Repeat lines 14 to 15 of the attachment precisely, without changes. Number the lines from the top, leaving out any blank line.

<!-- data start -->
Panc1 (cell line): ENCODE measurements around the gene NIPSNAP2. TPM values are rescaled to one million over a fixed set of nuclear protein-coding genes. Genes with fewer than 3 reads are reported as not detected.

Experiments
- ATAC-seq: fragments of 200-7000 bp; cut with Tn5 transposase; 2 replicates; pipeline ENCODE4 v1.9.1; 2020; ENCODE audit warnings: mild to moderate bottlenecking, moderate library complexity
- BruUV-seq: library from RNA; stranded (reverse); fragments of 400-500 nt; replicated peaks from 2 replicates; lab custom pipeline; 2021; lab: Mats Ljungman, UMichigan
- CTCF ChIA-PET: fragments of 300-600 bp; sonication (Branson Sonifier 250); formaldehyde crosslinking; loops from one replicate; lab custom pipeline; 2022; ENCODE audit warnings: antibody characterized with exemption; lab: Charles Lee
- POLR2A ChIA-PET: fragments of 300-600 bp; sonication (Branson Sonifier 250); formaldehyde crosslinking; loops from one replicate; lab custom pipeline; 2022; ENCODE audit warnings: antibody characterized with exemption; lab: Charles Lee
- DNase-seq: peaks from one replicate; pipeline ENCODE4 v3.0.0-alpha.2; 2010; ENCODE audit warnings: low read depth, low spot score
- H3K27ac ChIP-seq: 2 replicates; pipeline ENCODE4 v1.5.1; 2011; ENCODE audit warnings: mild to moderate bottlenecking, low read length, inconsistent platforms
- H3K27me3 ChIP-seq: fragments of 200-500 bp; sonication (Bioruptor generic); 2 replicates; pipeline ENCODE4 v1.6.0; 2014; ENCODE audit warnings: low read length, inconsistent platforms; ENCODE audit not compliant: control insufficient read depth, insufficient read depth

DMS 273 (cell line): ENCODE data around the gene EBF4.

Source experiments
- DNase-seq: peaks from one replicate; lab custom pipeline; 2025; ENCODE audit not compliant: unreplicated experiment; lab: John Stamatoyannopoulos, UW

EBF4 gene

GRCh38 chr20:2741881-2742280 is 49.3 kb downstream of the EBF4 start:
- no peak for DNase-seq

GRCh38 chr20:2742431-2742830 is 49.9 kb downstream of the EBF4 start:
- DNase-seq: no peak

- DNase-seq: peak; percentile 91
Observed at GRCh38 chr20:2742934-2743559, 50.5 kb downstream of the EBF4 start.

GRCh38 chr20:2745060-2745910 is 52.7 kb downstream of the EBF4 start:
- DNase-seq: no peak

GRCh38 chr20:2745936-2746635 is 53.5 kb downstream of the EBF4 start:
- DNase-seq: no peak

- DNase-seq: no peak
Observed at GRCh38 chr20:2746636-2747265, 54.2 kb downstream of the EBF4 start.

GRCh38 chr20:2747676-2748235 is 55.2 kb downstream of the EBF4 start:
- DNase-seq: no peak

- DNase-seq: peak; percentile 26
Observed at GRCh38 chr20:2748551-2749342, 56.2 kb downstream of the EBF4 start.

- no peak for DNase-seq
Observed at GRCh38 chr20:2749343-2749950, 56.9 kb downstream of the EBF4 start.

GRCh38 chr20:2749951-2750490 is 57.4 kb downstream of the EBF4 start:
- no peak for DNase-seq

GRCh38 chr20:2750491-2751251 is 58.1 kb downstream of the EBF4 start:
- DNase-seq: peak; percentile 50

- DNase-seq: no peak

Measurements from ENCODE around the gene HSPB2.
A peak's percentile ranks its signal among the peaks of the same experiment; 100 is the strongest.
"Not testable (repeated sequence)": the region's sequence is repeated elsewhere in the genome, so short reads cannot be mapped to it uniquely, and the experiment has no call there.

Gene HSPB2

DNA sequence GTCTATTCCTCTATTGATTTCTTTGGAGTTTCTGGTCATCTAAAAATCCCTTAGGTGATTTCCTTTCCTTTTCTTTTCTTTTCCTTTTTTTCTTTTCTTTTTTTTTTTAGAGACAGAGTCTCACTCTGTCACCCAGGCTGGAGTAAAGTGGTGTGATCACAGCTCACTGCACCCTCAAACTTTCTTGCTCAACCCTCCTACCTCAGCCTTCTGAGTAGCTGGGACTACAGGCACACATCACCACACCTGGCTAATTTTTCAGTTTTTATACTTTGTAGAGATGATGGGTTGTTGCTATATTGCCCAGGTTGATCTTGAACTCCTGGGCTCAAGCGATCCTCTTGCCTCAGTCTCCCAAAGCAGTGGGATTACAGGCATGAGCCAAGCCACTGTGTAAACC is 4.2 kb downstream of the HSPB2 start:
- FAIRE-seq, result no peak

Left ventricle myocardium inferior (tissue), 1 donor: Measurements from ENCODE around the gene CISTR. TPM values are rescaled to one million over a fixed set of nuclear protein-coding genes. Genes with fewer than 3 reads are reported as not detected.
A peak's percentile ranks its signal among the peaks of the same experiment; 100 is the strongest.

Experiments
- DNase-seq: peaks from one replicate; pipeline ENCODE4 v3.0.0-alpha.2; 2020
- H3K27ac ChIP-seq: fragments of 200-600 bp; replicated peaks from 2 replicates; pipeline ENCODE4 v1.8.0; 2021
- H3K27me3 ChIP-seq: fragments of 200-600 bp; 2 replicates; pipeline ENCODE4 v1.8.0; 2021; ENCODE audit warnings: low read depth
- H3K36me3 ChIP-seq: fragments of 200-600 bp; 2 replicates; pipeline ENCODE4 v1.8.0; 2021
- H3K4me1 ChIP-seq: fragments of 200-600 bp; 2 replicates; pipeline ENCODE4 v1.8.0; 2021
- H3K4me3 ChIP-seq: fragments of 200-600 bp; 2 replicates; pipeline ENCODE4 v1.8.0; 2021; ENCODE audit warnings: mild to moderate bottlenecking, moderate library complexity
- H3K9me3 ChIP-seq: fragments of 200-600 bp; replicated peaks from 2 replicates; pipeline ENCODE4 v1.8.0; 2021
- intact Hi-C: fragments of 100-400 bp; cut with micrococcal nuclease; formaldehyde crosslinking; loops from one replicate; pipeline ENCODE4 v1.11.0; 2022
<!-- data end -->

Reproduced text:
GRCh38 chr20:2741881-2742280 is 49.3 kb downstream of the EBF4 start:
- no peak for DNase-seq